Conserving Khotachiwadi: A Hamlet Fights Back

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An oasis of old-world charm, Khotachiwadi struggles to make itself heard amidst mega towers and big development. Can we save this heritage precinct which forms such an essential part of Mumbai’s urban fabric?

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James Ferreira’s face is flush with rage, as he points to some of the broken tiles on the walls of his otherwise impeccably-maintained 210-year old house in the heritage village of Khotachiwadi. Tucked away in bustling Girgaum and designated as a heritage precinct in 1995, the narrow streets of Khotachiwadi are famous for their colorful Portuguese-style bungalows. Built in the early 1800s, the facades of these houses remain frozen in time, with their sloping tiled roofs, winding wooden staircases, hanging balconies and fretted windows.

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But soon, standing amidst this quaint little oasis of old-world charm in the heart of Mumbai will be an 18-storey steel-and-mortar tower, whose construction is said to be causing irreparable damage to a number of old houses in Khotachiwadi, including that of the Ferreiras.

This new tower is being constructed by South-Mumbai based builder Deekay Realtors on the plot which used to house bungalow number 35, also known as Dias House, until 2010. In November that year, residents of Khotachiwadi tried to prevent the takeover of Dias House by undertaking a signature campaign. Nevertheless, the 100-year old building fell into the hands of the builder, who started demolishing the bungalow after the death of the last tenants, from whom the house had been purchased four years earlier.

Of the 65 buildings that made up the original hamlet of Khotachiwadi, only 27 stand today. The rest have fallen prey to developers and builders fuelled by a mad rush for prime property in South Bombay, enabling a mode of redevelopment that has scant respect for aesthetics of this historic hamlet. Talking about the decline of Khotachiwadi, Ferreira, a fashion designer, says, “The periphery of Khotachiwadi has been destroyed, though the core still remains. Now, we’re fighting to save those few existing bits. The fact that the roads are too narrow to allow for a skyscraper to come up here only helps our case.”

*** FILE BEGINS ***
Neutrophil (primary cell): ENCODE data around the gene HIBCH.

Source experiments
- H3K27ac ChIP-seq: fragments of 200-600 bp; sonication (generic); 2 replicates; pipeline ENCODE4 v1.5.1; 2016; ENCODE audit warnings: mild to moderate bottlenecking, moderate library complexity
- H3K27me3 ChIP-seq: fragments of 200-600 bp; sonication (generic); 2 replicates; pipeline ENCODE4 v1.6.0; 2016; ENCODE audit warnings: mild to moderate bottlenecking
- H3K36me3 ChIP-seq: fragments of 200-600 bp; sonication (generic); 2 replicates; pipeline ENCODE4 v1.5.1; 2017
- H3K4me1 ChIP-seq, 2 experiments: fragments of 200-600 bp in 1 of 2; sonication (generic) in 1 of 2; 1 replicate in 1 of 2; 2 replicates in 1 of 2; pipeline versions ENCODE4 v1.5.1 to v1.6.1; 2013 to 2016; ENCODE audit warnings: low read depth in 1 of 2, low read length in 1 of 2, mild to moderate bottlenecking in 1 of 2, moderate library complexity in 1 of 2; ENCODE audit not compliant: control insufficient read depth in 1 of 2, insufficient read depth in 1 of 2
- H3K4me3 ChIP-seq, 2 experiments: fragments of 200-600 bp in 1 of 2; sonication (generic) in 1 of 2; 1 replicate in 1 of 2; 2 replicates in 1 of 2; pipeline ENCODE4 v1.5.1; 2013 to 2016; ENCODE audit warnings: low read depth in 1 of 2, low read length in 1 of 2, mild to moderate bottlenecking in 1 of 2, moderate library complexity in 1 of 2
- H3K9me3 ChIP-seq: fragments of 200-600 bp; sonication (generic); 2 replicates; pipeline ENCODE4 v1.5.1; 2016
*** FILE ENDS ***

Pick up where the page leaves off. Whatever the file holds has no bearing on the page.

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The Khotachiwadi Welfare and Heritage Trust, was formed in 2004 to organize the residents’ efforts in the fight against such rampant redevelopment within the heritage precinct. Ferreira reveals that they are currently in the middle of proceedings to obtain a stay order on the proposed redevelopment of another house in the locality and mentions that what happened with Dias House has only strengthened their resolve to resist such realtor-led redevelopment. Speaking about what the trust is up against, Anvitha Pillai, a photographer who has documented Khotachiwadi’s architecture, says, “The disrespect for such historical structures is appalling. Khotachiwadi has its own culture, its own cuisine, and its own way of life, all of which will disappear when the homes go. It’s vulgar how the community is being broken down and swept away by money power.” There is also the question of a generational shift, with the older member of the families in Khotachiwadi wanting to hold on to the place where they spent their childhoods and the younger members encouraging them to dispose of the properties which are being courted aggressively by a number of realty firms.